In some embodiments, the CI builder modules 508, upon receipt of a CI for which to data is to be obtained, may first check a cache for the presence of the requested data. If the data was previously obtained for the particular CI and that data is still current, the CI builder module 508 will retrieve the data from cache and forward that data to a graph content manager module 510.
  • [0040]
    When the data is not present in a cache, or in an embodiment not including a CI Builder module 508 cache, the CI builder module 508 will obtain data from the CMDB 512 and build data structures for each CI and relations there between. For example, a CI Builder module 508 may build a data structure for a focus CI such as the following XML representation of a focus CI:
  • [0000]
    <CI DTP_count=“2”
    DTP_is_more_levels_fetch=“false” PTD_count=“469”
      PTD_is_more_levels_fetch=“false”
      fci_uuid=“A9DBDA0A176ACA4AB357118FD390EA19”
      is_focus=“true”
      level=“1” levels_fetched=“1”>
      <CI_ID>A9DBDA0A176ACA4AB357118FD390EA19</CI_ID>
      <CI_Name>TIER1-4</CI_Name>
      <Family_ID>602</Family_ID>
      <Status_ID/>
    </CI>

    Another CI builder process may build a data structure for a CI that is a child of the focus CI such as the following XML representation of a CI:
  • [0000]
    <CI DTP_count=“3”
    DTP_is_more_levels_fetch=“false” PTD_count=“0”
      PTD_is_more_levels_fetch=“false”
      fci_uuid=“A9DBDA0A176ACA4AB357118FD390EA19”
      level=“2”>
      <CI_ID>E49EA4A84C36B443A152FAC9096E1A14</CI_ID>
      <CI_Name>usilap59.ca.com</CI_Name>
      <Family_ID>400002</Family_ID>
      <Status_ID/>
    </CI>

    Yet another CI builder process may build a data structure for an edge that relates the child CI to the parent, focus CI such as the following XML representation of an edge:
  • [0000]
    <Relation fci_uuid=“A9DBDA0A176ACA4AB357118FD390EA19”>
      <Child_CI>E49EA4A84C36B443A152FAC9096E1A14</
      Child_CI>
      <Parent_CI>A9DBDA0A176ACA4AB357118FD390EA19</
      Parent_CI>
      <Relation_Type_ID>400007</Relation_Type_ID>
      <level>2</level>
    </Relation>
  • [0041]
    In embodiments including a CI Builder module 508 cache, the CI Builder modules 508 may cache the built data structures for subsequent use to remove the need to rebuild the data structures. As a result of the CI Builder module 508 caching, the user session cache 504, and the parallel processing by the CI Builder modules 508, the efficiency at which the system 500 operates to provide requesting clients configuration item visualization data is quite high. This is particularly helpful as the size and complexity of computing environments of large organizations continue to grow. The number of CIs in large organizations may be in the hundreds of thousands and even over one million. The efficiencies through parallelization and reuse of previously obtained and cached data allow for visualization to be a timely and useful tool.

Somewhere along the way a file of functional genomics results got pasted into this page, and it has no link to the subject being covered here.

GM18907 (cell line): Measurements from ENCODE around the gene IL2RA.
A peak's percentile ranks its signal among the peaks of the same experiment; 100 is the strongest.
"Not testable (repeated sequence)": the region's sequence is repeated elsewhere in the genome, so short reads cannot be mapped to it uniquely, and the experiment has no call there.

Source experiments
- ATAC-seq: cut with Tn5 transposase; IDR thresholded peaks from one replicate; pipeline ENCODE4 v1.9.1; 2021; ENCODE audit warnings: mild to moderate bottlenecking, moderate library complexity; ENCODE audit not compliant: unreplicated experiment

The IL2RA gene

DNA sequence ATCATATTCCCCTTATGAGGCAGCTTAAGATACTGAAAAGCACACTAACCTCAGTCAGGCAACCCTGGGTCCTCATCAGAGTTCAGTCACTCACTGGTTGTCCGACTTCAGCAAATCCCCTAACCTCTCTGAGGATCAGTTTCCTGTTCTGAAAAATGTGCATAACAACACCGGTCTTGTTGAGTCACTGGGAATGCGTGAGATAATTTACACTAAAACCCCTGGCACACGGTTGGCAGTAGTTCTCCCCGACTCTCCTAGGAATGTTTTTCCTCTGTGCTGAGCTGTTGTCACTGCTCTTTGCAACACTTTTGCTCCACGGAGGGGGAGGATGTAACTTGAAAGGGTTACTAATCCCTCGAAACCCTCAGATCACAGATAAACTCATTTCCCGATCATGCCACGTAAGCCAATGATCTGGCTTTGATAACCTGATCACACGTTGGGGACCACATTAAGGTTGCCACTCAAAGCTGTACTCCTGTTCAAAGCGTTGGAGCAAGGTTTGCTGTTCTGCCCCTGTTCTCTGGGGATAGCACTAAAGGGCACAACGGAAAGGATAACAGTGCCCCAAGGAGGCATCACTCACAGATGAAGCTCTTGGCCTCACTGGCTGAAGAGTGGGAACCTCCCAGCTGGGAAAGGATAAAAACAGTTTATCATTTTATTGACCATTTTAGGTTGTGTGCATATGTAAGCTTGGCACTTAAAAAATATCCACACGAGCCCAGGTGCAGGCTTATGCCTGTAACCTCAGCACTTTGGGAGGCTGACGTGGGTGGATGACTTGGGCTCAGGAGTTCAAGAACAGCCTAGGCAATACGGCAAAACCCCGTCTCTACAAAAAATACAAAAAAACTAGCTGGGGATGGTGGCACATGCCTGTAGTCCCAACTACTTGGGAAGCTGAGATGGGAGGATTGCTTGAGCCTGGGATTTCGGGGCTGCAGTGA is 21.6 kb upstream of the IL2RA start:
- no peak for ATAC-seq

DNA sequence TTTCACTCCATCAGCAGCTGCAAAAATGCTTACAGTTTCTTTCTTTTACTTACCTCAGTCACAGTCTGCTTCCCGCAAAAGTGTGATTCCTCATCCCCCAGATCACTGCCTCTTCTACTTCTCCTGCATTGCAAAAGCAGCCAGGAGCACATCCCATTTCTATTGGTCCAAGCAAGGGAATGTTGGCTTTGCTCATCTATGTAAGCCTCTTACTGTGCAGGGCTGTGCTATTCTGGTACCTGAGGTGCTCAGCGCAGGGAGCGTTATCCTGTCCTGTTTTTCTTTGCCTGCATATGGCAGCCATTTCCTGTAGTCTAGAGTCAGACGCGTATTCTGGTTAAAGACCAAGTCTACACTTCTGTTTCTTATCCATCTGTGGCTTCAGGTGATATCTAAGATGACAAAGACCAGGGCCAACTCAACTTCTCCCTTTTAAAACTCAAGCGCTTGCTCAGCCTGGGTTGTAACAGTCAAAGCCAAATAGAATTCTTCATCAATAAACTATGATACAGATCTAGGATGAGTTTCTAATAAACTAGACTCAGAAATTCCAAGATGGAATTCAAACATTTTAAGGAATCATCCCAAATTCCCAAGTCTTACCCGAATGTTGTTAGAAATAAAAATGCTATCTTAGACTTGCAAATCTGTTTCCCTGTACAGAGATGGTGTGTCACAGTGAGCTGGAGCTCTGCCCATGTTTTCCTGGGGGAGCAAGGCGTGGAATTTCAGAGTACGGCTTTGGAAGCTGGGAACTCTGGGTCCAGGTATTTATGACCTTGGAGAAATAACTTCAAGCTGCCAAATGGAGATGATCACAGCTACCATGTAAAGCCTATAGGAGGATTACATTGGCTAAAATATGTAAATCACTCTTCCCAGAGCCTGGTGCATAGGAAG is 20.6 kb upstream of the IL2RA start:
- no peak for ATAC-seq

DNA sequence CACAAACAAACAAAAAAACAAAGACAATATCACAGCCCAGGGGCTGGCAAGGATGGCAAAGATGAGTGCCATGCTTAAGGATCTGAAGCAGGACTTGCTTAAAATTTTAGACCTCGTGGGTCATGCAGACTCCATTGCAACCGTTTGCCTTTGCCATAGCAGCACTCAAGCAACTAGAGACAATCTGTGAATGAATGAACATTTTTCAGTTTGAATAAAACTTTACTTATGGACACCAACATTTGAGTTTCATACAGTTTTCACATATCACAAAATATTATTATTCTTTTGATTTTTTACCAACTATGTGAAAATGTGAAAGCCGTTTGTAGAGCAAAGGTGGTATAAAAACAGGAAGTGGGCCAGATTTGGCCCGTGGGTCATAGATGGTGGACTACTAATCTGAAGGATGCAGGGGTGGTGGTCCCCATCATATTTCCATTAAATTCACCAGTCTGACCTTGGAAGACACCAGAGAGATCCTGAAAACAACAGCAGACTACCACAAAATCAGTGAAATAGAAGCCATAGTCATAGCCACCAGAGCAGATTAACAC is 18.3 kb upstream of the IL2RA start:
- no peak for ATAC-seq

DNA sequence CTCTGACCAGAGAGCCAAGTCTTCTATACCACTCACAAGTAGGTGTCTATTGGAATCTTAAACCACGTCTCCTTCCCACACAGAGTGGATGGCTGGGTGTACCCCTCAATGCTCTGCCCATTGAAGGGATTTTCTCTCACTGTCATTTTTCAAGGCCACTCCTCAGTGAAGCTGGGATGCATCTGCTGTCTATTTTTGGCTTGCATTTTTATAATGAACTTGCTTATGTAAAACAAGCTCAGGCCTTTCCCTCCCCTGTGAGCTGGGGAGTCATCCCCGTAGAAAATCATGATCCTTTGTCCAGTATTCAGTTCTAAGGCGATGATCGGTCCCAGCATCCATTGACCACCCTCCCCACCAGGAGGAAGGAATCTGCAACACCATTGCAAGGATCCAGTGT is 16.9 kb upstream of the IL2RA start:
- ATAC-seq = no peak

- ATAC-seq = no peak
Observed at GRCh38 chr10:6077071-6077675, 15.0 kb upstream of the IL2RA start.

• [0042]
    After each of the data structures are either retrieved from cache or built by the CI Builder modules 508, the data structures are forwarded to the graph content manager module 510. The graph content manager module 510, upon receipt of the data structures from the CI Builder modules 508, aggregates the data into a single data structure. This single data structure is typically encoded in a markup language, such as XML or form derived therefrom. This single data structure may be referred to as a master XML document.
  • [0043]
    In some embodiments, the requesting client may include an applicant capable of rendering a visualization from the master XML document. In such instances, the master XML document may then be transmitted to the requesting client over a network. However, in other embodiments, the master XML document may be further processed to allow the client to render a visualization. For example, the master XML document may be forwarded to a graph generator module 514. The graph generator module 514 is typically operable to translate the mater XML document into a client renderable format, such as graphML. The graph generator module 514, in some embodiments, translates the master XML document to graphML according to processes that may invoke classes from the yFiles class libraries available from yworks of Tübingen, Germany. Along with translating the master XML document to graphML, or other suitable format for rendering a visualization on a client computing device, translated data may be augmented with computer code, such as scripting or compiled code. For example, translating may include adding scripting code, such as Flex code that is executable by an Adobe® Flash® Player application plug-in. As a result, a visualization rendered as a function of the translated data structure may be interactive to received user input. This may include zooming, modifying, collapsing and expanding of levels, and other functionality depending on the needs of the particular embodiment. However, in some embodiments, a node CI may include code that allows for the node, when rendered, to be modified and for modifications to be saved back to the CMDB 512. The graph generator module 514 may also embed graphic items, such as icons representative of certain types of nodes, in the translated data structure. The graphic items may be rendered as visual representations of particular CI types, such as an icon that is visually representative of a server and icons that are visually representative of routers, clients, applications, configuration settings, and other CI types.